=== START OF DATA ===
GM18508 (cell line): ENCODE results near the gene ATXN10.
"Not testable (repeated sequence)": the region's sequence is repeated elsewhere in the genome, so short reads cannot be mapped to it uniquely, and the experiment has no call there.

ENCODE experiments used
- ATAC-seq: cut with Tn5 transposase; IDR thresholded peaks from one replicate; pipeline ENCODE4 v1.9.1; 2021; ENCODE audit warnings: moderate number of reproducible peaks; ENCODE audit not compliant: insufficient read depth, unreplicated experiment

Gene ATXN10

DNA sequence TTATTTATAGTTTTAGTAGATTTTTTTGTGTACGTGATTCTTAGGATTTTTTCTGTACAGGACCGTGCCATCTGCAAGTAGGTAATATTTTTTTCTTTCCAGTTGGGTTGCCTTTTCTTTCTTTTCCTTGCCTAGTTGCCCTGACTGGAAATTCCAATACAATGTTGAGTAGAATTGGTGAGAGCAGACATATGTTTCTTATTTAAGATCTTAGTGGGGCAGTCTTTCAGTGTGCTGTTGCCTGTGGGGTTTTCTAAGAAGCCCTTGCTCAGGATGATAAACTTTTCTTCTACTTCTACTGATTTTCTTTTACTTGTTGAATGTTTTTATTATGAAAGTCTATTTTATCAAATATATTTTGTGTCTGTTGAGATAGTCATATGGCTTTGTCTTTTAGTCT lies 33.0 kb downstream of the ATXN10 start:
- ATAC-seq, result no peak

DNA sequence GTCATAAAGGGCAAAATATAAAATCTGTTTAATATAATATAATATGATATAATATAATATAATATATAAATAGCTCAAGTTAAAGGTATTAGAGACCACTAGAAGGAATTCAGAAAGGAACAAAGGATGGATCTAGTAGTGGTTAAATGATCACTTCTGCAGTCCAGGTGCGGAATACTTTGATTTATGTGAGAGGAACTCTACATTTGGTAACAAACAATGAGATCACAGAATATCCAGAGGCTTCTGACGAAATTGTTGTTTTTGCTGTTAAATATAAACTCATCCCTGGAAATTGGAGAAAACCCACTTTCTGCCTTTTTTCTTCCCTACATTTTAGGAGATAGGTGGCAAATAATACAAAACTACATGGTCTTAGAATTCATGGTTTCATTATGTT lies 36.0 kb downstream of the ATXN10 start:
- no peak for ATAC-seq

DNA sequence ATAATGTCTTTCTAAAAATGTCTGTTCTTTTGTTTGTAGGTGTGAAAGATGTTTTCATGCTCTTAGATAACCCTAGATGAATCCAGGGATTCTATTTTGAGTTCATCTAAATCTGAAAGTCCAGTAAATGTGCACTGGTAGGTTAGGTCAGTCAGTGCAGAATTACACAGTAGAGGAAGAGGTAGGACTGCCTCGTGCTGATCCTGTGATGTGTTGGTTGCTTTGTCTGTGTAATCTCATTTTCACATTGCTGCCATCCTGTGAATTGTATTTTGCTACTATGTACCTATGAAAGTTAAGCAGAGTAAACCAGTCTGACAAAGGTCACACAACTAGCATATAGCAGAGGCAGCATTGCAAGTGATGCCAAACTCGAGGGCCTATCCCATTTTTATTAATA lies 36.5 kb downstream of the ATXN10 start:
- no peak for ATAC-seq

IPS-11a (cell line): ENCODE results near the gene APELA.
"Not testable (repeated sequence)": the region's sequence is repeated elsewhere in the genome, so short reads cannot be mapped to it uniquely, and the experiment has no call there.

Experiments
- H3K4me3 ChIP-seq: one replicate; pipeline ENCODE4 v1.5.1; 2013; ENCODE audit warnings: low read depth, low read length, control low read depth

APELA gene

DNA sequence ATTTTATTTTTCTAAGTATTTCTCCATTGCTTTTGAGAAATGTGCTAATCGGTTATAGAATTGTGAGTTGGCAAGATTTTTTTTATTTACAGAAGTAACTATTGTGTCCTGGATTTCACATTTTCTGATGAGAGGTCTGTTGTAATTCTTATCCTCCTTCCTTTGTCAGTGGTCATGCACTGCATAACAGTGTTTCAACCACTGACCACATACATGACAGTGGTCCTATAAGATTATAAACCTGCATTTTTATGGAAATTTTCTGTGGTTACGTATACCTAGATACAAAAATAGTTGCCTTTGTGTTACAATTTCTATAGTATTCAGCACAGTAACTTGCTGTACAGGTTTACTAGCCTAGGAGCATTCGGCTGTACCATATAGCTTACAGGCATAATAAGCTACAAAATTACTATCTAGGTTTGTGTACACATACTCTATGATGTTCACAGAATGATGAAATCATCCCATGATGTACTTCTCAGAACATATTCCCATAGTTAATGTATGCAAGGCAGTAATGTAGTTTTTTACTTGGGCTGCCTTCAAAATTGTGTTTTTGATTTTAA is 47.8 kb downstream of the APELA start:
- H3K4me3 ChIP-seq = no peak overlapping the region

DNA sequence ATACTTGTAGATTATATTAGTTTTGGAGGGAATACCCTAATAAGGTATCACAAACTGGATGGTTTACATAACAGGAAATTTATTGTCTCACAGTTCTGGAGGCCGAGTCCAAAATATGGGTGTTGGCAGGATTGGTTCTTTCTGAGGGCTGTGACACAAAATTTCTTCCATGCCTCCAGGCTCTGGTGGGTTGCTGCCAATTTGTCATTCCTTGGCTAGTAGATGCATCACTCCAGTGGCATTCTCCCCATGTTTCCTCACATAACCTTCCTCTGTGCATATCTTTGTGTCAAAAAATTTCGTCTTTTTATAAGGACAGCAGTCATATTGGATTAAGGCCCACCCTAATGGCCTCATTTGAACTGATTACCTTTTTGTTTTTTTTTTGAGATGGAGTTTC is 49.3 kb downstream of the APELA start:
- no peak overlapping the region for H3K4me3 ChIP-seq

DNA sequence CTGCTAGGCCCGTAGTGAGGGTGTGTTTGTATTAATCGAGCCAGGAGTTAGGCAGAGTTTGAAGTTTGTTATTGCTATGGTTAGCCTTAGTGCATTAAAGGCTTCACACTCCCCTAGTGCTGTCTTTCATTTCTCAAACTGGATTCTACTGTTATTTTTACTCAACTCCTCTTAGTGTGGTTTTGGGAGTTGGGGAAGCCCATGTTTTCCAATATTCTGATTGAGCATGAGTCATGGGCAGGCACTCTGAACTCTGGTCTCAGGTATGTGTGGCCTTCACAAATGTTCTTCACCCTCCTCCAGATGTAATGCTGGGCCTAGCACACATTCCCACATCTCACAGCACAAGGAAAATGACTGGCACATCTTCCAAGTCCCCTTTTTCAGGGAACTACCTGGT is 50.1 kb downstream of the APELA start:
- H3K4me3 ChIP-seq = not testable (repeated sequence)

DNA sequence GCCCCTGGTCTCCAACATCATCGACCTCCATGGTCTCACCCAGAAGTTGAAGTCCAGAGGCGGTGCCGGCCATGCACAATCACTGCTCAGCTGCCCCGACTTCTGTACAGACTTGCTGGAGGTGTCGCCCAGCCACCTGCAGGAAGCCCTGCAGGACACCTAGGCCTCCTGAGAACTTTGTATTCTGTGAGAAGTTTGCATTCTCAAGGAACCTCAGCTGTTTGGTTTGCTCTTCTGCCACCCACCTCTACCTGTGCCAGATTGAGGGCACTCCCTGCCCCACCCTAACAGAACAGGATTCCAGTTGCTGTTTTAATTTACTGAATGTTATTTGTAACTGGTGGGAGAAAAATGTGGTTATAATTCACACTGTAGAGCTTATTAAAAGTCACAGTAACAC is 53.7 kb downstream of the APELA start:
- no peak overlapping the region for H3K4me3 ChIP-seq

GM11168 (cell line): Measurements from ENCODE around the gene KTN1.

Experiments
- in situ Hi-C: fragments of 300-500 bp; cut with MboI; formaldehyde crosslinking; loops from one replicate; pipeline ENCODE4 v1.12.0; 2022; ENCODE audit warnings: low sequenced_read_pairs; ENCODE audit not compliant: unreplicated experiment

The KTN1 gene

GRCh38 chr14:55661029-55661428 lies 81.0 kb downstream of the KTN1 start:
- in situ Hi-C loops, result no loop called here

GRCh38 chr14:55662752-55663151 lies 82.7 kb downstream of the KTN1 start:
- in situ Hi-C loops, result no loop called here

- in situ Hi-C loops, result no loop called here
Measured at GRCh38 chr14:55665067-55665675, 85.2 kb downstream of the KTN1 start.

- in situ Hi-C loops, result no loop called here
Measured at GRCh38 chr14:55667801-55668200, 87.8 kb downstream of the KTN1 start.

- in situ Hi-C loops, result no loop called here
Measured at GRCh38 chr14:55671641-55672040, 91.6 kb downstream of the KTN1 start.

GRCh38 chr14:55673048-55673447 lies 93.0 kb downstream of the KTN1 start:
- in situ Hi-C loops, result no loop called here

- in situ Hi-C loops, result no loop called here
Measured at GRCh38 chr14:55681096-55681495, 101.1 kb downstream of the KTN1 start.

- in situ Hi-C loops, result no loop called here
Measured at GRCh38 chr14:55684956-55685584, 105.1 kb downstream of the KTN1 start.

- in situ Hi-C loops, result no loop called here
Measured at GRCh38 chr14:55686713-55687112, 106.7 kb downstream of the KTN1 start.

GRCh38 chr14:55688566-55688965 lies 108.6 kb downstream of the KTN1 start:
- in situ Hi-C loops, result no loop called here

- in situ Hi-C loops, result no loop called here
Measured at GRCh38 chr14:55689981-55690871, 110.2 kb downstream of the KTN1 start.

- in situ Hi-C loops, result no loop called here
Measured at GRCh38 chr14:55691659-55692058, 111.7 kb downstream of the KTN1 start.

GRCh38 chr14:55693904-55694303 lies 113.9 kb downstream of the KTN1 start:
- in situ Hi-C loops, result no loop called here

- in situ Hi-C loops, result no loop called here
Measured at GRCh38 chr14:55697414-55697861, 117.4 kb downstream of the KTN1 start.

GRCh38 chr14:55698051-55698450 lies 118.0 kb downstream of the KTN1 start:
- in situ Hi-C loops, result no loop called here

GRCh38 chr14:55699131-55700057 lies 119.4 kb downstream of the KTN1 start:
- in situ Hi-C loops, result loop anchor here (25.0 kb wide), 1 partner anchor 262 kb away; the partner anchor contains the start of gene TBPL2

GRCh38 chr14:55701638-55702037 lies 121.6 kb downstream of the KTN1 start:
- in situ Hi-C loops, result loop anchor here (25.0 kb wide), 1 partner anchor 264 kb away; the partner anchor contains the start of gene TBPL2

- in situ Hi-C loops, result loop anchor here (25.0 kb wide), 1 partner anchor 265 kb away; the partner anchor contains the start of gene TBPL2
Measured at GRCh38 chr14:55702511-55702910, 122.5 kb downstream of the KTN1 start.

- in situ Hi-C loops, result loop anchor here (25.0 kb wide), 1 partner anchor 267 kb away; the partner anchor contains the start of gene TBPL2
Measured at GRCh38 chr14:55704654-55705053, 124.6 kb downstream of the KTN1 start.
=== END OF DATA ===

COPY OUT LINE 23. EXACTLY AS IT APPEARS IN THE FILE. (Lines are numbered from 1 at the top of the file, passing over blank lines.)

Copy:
DNA sequence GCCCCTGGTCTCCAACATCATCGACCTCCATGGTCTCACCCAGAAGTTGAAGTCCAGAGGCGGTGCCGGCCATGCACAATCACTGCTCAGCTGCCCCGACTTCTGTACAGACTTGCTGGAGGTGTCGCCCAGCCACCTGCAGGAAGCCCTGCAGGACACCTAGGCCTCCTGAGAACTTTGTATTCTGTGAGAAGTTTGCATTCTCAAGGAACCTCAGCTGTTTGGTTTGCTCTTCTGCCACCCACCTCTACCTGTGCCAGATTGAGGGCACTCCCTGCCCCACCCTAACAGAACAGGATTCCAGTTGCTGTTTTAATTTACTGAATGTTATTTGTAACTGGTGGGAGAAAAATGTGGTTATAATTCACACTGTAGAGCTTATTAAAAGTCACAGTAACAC is 53.7 kb downstream of the APELA start: